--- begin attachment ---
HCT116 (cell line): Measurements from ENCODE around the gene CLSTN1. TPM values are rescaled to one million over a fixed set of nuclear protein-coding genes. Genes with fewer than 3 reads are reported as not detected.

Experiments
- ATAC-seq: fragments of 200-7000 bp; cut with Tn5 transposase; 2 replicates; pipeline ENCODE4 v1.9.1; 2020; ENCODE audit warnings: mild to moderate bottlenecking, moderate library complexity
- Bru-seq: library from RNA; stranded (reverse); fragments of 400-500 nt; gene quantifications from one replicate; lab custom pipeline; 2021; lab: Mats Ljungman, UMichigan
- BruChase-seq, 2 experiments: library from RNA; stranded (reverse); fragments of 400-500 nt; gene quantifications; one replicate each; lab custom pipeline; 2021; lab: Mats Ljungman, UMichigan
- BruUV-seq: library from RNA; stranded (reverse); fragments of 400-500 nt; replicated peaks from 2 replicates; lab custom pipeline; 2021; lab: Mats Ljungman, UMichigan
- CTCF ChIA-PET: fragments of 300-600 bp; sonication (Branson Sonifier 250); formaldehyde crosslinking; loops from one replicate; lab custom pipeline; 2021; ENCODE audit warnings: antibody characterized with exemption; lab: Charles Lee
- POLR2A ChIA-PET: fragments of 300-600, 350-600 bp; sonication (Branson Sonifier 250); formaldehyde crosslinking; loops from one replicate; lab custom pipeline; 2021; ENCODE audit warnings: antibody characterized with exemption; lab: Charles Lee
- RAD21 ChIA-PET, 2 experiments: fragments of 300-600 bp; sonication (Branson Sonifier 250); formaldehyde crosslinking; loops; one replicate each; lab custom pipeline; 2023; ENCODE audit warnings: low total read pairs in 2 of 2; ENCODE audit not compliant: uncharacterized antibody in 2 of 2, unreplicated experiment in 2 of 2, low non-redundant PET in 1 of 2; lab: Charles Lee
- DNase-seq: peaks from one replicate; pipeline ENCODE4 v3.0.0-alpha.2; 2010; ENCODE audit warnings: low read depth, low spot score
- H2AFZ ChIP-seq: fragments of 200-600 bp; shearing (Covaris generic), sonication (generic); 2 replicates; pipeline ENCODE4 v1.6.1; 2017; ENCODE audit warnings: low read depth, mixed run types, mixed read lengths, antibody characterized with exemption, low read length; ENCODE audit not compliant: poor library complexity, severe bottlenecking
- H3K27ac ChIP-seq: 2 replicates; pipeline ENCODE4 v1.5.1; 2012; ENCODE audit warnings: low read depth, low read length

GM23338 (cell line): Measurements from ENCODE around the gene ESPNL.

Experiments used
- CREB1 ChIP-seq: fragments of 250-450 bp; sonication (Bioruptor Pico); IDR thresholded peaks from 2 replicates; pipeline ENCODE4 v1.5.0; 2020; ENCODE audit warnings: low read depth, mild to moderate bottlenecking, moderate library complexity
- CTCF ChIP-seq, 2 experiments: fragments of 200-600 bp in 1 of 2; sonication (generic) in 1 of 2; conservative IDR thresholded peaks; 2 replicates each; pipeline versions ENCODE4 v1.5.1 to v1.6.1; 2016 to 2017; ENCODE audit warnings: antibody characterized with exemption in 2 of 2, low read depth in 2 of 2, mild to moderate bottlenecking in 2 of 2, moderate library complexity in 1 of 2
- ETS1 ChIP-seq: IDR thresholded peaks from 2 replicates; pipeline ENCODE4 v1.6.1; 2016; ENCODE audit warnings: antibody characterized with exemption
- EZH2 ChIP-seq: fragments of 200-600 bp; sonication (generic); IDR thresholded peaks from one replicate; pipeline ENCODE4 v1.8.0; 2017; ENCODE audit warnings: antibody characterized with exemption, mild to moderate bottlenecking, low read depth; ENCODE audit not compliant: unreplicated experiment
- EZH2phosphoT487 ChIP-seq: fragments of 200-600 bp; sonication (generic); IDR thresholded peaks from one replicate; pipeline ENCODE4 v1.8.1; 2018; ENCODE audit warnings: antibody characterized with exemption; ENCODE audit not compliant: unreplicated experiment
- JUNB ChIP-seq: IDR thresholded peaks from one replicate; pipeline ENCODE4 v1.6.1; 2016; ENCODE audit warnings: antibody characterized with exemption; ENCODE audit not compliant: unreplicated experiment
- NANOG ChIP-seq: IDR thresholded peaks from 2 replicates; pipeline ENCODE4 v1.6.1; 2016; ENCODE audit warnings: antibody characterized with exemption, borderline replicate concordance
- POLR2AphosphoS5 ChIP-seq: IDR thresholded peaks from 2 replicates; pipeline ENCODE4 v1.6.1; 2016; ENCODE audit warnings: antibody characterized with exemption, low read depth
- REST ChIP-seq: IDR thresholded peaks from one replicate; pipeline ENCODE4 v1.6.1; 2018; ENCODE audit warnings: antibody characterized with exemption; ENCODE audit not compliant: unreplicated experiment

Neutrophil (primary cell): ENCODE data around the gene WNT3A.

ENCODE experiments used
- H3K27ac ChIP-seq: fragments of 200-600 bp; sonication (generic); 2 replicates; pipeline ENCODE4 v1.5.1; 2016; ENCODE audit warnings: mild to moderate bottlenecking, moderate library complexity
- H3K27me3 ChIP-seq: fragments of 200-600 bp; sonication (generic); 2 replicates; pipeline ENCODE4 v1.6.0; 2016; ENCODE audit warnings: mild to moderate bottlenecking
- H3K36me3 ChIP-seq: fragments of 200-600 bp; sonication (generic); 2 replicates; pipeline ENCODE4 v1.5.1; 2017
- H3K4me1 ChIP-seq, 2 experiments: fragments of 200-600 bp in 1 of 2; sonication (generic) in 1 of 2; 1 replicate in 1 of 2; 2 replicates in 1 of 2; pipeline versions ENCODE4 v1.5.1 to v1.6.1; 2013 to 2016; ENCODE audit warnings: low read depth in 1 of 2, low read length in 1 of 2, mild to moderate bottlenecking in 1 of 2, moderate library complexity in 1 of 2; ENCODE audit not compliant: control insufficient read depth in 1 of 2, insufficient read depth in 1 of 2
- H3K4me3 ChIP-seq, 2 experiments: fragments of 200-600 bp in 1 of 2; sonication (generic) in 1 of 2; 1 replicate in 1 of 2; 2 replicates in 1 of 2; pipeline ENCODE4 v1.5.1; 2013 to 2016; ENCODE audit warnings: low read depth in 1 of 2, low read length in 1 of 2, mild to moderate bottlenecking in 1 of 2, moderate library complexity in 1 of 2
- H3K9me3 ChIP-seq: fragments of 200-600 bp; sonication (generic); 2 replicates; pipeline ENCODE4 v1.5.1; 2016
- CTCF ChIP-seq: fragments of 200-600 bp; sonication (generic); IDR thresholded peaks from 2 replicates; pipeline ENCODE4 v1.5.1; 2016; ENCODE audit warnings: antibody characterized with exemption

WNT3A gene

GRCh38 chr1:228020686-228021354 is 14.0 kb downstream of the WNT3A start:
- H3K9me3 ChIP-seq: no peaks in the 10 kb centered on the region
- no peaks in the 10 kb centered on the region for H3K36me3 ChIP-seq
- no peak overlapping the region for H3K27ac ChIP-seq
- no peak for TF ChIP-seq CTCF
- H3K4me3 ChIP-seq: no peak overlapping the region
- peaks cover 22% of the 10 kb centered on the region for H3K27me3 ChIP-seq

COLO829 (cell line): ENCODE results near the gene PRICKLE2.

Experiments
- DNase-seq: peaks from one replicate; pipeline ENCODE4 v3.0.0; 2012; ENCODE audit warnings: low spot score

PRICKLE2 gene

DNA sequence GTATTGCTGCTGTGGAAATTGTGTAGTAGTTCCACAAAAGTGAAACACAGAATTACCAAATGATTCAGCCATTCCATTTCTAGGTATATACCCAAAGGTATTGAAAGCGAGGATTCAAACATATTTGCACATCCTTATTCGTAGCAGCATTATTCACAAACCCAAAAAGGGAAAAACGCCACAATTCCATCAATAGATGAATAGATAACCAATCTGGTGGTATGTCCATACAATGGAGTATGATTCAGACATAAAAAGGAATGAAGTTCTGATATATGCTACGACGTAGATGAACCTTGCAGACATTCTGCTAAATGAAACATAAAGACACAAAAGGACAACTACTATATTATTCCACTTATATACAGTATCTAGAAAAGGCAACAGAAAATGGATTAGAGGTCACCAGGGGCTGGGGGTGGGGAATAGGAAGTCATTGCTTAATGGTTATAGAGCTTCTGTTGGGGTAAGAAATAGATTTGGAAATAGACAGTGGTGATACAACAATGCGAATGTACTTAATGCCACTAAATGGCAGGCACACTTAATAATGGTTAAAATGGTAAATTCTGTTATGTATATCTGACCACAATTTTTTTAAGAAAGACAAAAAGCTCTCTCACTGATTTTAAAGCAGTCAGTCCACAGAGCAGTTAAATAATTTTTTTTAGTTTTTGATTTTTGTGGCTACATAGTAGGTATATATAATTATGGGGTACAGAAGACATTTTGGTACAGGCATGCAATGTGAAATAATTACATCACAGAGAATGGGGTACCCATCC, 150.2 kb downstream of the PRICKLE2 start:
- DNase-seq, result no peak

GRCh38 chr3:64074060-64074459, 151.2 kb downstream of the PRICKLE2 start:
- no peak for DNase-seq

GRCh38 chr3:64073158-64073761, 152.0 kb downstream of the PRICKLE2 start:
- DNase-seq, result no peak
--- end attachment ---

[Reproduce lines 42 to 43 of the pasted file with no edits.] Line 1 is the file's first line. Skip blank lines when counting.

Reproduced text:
Experiments
- DNase-seq: peaks from one replicate; pipeline ENCODE4 v3.0.0; 2012; ENCODE audit warnings: low spot score